BETHESDA, Md--The human gene map has found a worldwide audience via the Internet. Researchers have published a new map containing the locations of more than 16,000 genes identified so far in the Human Genome Project (Science 274:547-562, 1996).
BETHESDA, Md--The human gene map has found a worldwide audiencevia the Internet. Researchers have published a new map containingthe locations of more than 16,000 genes identified so far in theHuman Genome Project (Science 274:547-562, 1996).
At the same time, the National Library of Medicine (NLM) has openeda user-friendly, graphic-rich, and data-dense World Wide Web site,to provide information to scientific researchers, clinicians,students, and the public.
By logging on to the new Web site, http://www.ncbi.nlm.nih.gov/Science96,the public can get basic information about specific genetic diseases;clinicians can get information to educate their patients and updatetheir own knowledge; and students and scientists can call up awealth of scientific data and research publications.
A patient, for instance, can call up a layman's description ofa disease, say Alzheimer's or diabetes mellitus, learn about organizationsthat focus on the disease, such as the Alzheimer's Association,and then have the option to tap into scientific publications.
Indeed, anyone visiting the web site will have the same accessto information--from casual Internet surfer to the world's leadingmedical researchers.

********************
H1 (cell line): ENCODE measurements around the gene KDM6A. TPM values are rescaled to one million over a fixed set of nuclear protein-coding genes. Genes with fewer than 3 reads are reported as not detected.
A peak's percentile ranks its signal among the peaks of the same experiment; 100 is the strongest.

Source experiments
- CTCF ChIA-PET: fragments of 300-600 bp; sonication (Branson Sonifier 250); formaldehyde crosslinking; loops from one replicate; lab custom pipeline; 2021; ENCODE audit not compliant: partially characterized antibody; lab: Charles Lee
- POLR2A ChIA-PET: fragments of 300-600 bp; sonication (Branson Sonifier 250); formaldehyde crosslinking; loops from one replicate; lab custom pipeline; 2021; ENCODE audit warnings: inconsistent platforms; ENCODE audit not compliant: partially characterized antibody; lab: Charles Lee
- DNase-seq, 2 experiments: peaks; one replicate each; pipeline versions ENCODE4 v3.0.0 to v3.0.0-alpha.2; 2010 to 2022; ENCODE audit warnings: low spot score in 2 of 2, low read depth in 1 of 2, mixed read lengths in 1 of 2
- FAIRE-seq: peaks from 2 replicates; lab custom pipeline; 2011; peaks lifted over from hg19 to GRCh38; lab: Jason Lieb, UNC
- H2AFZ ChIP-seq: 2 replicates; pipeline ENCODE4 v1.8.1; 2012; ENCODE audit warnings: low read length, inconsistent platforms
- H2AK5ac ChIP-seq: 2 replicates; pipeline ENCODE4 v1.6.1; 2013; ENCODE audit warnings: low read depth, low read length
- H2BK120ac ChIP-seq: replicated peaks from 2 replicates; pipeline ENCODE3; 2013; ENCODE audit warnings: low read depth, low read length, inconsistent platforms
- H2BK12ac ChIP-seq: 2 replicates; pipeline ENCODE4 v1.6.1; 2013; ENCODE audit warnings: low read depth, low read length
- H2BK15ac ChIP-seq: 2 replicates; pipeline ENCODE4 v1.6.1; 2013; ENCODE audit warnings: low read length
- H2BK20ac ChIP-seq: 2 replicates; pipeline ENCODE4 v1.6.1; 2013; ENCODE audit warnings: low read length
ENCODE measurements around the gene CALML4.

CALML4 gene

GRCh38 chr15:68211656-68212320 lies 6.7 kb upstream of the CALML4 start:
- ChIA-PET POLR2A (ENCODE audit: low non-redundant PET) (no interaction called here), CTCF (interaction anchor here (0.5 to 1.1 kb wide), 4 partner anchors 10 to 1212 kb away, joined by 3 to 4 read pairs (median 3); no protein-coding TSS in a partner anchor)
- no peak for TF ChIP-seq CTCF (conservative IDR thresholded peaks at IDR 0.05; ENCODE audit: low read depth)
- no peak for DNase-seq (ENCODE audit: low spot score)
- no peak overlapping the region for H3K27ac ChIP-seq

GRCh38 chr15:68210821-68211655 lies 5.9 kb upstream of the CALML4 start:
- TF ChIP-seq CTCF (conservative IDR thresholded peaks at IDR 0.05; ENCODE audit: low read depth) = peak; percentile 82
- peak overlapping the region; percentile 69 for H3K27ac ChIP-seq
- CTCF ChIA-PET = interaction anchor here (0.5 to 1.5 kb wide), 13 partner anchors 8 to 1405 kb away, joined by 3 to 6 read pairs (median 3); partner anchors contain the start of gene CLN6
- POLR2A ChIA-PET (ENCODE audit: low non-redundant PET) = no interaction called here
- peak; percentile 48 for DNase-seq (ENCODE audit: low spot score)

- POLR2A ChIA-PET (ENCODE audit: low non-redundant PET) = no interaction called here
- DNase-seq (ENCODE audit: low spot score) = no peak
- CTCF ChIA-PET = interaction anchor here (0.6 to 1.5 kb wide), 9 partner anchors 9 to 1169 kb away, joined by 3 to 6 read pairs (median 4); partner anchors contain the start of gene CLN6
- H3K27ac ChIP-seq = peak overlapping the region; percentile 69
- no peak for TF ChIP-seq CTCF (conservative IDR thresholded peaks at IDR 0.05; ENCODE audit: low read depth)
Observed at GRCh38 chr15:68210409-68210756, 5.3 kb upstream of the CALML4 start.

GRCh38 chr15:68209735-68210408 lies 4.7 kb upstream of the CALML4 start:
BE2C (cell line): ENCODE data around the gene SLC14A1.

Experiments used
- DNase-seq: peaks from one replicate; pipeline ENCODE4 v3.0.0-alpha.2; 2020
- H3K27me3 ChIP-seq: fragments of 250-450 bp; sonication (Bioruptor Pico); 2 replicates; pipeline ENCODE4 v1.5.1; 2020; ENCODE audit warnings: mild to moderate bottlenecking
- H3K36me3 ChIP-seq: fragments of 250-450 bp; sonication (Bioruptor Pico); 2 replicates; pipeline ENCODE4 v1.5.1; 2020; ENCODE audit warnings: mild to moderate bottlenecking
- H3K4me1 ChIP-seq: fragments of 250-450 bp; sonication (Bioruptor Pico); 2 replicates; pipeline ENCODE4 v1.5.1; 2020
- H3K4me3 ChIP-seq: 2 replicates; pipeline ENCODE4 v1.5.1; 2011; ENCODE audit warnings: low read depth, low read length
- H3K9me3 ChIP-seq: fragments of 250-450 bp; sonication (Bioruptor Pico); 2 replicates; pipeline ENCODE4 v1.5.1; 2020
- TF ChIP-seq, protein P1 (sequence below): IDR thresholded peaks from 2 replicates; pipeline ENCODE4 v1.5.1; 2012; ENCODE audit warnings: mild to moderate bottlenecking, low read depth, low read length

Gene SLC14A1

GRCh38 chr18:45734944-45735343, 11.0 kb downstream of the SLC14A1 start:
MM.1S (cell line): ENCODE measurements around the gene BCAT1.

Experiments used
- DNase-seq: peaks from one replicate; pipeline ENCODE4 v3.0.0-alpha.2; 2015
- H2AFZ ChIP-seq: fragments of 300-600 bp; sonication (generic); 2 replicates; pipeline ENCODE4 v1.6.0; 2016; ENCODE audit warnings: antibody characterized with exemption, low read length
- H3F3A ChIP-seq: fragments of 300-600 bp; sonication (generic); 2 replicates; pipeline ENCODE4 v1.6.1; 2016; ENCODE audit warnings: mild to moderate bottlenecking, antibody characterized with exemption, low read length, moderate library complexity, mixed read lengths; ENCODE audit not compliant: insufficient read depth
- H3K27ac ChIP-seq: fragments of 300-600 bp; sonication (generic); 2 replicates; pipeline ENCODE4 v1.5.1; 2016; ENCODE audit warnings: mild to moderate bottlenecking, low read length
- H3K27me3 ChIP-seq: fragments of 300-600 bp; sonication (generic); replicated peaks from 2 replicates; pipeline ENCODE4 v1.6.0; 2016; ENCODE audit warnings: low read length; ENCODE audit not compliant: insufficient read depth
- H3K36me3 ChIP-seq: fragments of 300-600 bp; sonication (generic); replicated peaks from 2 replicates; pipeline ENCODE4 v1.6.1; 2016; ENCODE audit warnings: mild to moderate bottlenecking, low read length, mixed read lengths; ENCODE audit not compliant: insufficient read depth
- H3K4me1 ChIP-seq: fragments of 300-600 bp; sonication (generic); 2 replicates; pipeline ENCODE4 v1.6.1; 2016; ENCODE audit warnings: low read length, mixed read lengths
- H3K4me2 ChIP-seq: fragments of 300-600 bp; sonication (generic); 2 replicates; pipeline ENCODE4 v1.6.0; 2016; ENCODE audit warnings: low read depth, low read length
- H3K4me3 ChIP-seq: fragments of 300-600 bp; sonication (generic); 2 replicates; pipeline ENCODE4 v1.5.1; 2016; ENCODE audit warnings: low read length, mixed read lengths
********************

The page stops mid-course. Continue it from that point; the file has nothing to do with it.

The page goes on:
"Scientists, of course, have been using the Internet fordecades," said NLM director Donald A.B. Lindberg, MD. "Nowthis information is open to anyone with access to the Internet--thehigh school biology student as well as the scientist. Each willbe looking at precisely the same data. Each will now be limitedonly by the knowledge and understanding he or she brings to thetask."
The Science paper, carrying the names of 104 scientists from aninternational consortium of genome labs in North America, Europe,and Japan, reveals the locations of 16,334 genes identified fromamong the estimated 50,000 to 100,000 genes that comprise thehuman genome. The number of human genes mapped to specific siteson specific chromosomes has tripled in the last 2 years.
The genes are included in the new map whether or not their functionin the body is known. Indeed, only about 10% of the genes on themap are fully characterized. The others represent small stretchesof DNA that identify the gene, but which require more informationbefore researchers can tell what the gene looks like and the proteinfor which it codes.
Translated to the Internet by an NLM team led by Mark S. Boguski,MD, PhD, and Greg D. Schuler, PhD, the map will be updated frequentlyto include newly identified genes.
The gene map represents the third of three genomic maps compiledby the Human Genome Project. The other two, called genetic mapsand physical maps, chart the location of certain molecular markersthat help researchers locate the position of a gene.